Each axle shaft has an inner and an outer joint. All four of them are sealed with flexible rubber boots. Only the inner joints can cause a wobble when they are worn. Inspection and repair is not a typical do-it-yourself project. In addition, new housings from the dealer cost more than an entire remanufactured half shaft now from aftermarket sources.
You might be able to replace a half shaft on your own, but there is one very important thing to watch out for. You will need to remove the large axle nut. Do not loosen that nut with the weight of the vehicle on the tire because you will instantly damage the wheel bearing. It will become noisy, and make a buzzing noise like an airplane motor. Jack the vehicle up so the tire is off the ground, then the nut can be loosened.
You'll need to remove the pinch bolt for the ball joint stud, then use a very long pry bar to lower the control arm and ball joint out of the spindle. At that point, you can pull the spindle out to remove the outer joint from it. Then you just pull the shaft out of the transmission. Have a drain pan ready because a little transmission fluid will leak out.
The following is a copy / paste version of a previous reply that might provide some useful information:
There are six rolling surfaces in each inner housing that rollers run on. They allow the shaft to change angles and length as the suspension goes up and down. These surfaces must be absolutely perfectly smooth or binding will occur under load. Grooves worn in these surfaces cause the rollers to bind, then the shaft pushes against the spindle and lower control arm, and you feel this as a wobble in the steering wheel. Everything seems to go in streaks. When I was at the dealership in the 1990s, I replaced about two dozen housings in a two-year period. All different years, big variety of mileage, but nine out of ten had a bad passenger-side housing. Don't know why, but the left side gave much less trouble. It was only the minivans that this happened to.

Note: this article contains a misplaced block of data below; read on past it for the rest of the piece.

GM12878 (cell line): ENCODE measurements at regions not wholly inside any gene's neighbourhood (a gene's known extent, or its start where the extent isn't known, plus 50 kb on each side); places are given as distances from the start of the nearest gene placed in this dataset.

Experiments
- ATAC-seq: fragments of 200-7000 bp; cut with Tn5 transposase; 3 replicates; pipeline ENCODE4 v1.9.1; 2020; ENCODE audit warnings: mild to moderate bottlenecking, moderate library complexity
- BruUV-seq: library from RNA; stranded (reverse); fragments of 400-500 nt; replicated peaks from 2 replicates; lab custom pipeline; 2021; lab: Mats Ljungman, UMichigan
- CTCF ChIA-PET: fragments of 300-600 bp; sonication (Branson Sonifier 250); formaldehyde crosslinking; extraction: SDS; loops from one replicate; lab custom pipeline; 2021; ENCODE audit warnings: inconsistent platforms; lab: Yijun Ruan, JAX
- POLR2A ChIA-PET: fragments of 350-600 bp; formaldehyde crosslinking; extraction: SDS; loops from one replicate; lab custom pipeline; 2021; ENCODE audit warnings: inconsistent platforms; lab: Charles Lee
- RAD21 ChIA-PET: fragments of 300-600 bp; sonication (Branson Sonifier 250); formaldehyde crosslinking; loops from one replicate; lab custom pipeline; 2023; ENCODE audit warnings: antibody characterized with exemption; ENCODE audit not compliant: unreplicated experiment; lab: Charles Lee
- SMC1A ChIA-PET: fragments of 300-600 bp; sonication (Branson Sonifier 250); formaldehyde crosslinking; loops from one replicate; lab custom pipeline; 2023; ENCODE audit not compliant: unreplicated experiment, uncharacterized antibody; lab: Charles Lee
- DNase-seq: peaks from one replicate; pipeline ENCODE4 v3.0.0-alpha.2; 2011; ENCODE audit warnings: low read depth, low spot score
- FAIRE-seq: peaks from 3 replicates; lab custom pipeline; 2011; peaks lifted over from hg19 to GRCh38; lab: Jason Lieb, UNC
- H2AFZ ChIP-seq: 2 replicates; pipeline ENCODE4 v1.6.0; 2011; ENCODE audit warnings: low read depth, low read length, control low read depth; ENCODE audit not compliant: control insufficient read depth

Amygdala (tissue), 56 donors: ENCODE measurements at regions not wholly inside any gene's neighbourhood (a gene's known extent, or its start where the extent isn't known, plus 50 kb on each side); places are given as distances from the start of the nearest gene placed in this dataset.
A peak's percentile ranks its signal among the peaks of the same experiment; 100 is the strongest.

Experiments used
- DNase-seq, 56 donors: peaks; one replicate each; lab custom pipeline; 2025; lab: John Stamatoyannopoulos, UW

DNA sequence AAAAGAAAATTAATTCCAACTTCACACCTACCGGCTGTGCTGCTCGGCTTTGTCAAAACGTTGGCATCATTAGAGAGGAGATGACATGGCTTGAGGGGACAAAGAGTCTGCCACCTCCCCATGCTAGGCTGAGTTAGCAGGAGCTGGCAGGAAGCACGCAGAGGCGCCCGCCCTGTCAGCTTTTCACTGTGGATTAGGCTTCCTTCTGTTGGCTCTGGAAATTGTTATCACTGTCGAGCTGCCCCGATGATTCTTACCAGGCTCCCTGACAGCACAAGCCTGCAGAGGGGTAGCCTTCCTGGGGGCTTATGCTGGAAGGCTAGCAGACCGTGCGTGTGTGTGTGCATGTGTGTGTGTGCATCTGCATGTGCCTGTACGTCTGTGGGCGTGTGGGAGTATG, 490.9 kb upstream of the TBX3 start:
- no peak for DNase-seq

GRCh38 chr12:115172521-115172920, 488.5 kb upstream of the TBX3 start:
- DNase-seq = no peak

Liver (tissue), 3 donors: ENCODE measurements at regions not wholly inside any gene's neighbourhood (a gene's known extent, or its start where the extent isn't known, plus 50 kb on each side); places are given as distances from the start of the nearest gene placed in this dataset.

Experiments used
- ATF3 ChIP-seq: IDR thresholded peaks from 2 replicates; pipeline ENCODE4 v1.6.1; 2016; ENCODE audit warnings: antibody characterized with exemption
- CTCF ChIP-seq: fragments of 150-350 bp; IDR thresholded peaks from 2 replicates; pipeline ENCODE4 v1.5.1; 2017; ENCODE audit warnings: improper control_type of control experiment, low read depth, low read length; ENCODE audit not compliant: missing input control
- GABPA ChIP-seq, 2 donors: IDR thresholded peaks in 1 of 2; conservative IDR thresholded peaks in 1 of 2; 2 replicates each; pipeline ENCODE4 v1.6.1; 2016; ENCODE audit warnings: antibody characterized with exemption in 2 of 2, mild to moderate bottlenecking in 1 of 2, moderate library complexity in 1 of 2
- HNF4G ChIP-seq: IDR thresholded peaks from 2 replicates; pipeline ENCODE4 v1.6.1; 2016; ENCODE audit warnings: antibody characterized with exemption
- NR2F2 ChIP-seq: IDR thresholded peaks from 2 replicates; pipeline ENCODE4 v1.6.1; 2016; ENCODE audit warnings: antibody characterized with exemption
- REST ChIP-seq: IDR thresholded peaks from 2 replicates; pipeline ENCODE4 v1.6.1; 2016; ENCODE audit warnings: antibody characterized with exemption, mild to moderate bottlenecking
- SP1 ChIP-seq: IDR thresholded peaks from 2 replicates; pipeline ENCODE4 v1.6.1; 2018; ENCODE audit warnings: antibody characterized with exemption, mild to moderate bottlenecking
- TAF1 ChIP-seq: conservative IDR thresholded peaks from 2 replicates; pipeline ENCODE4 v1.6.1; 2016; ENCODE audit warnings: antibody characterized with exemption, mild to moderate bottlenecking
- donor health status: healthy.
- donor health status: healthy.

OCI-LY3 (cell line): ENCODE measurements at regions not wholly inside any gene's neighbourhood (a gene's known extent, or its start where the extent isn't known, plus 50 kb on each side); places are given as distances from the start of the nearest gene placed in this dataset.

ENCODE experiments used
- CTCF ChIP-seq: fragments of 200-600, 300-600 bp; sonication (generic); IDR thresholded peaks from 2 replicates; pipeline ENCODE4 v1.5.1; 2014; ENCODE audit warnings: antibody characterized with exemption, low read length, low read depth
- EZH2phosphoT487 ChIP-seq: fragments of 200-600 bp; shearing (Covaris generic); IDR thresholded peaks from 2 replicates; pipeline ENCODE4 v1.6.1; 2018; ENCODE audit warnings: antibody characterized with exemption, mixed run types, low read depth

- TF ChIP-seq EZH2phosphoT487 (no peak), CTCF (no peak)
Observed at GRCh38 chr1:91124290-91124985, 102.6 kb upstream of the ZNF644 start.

The symptom is a severe steering wheel wobble under light to moderate acceleration, up to around 35 mph. Once you let off the gas, the wobble was gone. The repair involves disassembling and inspecting the housing. If you can feel the slightest wave or bumps, you REALLY have junk! If all six surfaces feel ok, wash out the grease, then look at the reflections while shining a light on them, similar to looking at the ground reflecting in the car's body at a car show. Any slight wave in the reflection is cause to replace the housing. Complete rebuilt half-shafts now cost less than a new housing from the dealership.
Tuesday, May 5th, 2009 AT 11:58 PM